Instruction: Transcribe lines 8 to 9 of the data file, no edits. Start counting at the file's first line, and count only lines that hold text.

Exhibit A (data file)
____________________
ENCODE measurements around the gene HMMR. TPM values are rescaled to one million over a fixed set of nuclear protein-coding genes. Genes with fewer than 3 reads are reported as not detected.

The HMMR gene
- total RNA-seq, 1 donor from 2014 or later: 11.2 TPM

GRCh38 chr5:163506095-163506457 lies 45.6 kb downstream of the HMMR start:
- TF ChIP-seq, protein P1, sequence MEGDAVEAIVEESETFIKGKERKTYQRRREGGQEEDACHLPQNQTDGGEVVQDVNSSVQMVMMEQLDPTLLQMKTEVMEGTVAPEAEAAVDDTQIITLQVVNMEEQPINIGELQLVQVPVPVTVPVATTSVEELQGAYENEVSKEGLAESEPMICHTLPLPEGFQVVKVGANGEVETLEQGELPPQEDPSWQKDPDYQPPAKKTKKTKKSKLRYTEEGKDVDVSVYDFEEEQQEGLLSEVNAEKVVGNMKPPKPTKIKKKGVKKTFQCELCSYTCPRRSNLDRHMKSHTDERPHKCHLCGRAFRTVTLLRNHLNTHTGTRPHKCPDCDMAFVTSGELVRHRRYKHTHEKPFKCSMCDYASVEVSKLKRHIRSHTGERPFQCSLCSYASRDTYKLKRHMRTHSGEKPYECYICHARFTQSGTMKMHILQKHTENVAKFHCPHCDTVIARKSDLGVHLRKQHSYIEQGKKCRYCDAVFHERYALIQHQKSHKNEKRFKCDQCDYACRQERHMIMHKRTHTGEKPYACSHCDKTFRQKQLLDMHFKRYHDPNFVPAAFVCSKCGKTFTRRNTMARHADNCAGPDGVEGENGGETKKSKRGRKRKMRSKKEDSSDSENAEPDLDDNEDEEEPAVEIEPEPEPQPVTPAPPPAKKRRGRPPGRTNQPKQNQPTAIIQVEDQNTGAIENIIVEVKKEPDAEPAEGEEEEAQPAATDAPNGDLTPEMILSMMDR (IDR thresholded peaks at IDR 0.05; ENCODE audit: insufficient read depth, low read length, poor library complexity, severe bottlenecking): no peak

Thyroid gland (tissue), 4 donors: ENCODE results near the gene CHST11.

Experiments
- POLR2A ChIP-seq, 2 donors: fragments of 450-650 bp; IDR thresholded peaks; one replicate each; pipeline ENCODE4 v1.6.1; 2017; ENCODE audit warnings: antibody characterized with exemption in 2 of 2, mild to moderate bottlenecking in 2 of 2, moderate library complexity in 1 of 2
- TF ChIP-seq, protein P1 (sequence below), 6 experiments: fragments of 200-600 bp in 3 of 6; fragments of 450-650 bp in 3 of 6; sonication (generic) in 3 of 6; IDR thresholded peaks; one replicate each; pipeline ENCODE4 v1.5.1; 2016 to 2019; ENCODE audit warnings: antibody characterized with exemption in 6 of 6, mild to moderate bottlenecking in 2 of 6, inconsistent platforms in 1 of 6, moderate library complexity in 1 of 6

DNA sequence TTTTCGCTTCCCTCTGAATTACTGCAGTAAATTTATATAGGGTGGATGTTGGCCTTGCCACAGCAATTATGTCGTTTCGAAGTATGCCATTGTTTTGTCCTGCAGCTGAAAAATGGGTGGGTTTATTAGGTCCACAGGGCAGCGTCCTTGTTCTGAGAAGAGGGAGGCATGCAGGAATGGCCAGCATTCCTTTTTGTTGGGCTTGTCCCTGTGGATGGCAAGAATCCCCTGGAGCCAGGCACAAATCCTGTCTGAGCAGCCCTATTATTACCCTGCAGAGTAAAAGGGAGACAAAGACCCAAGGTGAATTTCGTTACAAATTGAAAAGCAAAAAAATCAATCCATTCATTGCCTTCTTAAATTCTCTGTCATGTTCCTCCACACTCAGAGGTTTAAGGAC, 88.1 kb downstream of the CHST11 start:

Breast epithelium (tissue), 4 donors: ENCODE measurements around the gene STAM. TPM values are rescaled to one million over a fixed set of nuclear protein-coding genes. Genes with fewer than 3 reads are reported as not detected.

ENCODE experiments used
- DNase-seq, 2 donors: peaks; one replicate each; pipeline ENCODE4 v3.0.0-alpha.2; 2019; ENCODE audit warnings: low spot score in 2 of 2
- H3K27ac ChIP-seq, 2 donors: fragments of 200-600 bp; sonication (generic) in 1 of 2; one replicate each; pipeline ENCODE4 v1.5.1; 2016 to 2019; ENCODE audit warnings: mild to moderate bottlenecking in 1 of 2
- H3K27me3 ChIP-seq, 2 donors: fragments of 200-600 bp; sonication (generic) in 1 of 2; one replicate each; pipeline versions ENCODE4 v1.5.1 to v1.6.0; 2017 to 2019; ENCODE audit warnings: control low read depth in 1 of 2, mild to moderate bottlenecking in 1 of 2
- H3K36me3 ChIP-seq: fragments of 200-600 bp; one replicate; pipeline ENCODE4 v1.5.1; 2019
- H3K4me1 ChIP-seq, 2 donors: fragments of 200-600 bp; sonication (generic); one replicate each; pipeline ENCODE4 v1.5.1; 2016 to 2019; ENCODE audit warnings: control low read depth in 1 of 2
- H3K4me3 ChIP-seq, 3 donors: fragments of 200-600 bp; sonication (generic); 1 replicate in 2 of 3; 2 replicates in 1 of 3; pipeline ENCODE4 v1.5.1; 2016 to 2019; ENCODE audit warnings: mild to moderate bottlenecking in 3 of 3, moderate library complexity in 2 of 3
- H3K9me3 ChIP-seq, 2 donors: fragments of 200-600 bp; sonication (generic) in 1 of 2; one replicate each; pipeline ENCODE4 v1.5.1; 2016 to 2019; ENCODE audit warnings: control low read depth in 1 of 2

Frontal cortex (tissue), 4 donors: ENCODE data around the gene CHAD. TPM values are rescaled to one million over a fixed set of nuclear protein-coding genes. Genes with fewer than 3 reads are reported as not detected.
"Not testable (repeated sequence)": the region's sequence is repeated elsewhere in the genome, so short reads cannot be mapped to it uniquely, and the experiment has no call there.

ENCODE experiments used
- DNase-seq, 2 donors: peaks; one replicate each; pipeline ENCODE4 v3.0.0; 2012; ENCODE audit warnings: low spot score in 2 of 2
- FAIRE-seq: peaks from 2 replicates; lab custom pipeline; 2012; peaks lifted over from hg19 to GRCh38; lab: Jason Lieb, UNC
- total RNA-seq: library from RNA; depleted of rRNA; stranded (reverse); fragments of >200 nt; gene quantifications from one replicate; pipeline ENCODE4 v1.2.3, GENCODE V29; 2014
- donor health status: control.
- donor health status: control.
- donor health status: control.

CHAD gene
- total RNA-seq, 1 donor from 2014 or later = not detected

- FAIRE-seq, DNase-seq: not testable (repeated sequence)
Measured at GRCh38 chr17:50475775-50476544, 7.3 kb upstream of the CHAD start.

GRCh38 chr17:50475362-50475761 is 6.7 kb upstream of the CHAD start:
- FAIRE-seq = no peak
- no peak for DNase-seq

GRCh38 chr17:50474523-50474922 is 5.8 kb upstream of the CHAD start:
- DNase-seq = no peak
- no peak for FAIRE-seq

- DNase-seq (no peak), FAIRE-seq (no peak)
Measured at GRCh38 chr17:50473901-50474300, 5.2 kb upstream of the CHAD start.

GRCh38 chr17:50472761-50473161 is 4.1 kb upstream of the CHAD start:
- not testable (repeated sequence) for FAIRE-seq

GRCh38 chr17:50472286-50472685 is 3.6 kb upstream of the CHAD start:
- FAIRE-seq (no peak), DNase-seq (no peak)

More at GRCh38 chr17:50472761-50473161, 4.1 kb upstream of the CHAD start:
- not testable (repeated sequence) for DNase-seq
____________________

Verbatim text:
- POLR2A ChIP-seq, 2 donors: fragments of 450-650 bp; IDR thresholded peaks; one replicate each; pipeline ENCODE4 v1.6.1; 2017; ENCODE audit warnings: antibody characterized with exemption in 2 of 2, mild to moderate bottlenecking in 2 of 2, moderate library complexity in 1 of 2
- TF ChIP-seq, protein P1 (sequence below), 6 experiments: fragments of 200-600 bp in 3 of 6; fragments of 450-650 bp in 3 of 6; sonication (generic) in 3 of 6; IDR thresholded peaks; one replicate each; pipeline ENCODE4 v1.5.1; 2016 to 2019; ENCODE audit warnings: antibody characterized with exemption in 6 of 6, mild to moderate bottlenecking in 2 of 6, inconsistent platforms in 1 of 6, moderate library complexity in 1 of 6